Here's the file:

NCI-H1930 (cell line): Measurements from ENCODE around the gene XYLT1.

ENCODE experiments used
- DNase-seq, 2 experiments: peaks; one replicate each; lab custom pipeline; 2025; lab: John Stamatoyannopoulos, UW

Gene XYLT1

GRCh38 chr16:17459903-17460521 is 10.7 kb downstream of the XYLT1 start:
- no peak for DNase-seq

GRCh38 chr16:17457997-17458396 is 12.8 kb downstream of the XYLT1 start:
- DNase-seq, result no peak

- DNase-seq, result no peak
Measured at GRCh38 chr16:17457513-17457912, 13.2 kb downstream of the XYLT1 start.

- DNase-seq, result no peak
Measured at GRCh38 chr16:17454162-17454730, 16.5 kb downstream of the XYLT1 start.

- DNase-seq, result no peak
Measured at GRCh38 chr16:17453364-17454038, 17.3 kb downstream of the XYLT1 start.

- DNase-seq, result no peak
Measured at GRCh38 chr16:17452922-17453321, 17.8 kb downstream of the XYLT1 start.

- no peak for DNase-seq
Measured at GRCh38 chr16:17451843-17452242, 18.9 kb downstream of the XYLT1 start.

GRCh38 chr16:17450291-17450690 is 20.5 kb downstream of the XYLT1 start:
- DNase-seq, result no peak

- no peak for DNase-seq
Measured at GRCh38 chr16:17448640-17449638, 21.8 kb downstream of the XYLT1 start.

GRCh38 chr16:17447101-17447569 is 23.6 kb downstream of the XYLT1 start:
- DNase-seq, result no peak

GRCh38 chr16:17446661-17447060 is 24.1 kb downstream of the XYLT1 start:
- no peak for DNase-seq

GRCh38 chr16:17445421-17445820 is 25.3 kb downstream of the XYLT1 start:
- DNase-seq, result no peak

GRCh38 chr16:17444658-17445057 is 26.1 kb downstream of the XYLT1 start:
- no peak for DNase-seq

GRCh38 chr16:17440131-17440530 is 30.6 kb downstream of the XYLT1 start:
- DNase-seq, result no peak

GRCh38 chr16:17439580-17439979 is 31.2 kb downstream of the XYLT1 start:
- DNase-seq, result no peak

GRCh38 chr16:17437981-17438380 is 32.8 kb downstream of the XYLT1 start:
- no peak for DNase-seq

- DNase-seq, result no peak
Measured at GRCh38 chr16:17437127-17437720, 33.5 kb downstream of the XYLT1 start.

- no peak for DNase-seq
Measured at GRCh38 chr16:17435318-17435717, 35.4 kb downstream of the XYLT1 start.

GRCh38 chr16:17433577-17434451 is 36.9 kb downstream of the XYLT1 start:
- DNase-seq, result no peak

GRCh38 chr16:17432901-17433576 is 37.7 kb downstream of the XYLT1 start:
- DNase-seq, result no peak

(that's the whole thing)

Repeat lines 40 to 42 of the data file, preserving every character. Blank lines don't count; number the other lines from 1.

Measured at GRCh38 chr16:17435318-17435717, 35.4 kb downstream of the XYLT1 start.

GRCh38 chr16:17433577-17434451 is 36.9 kb downstream of the XYLT1 start:
- DNase-seq, result no peak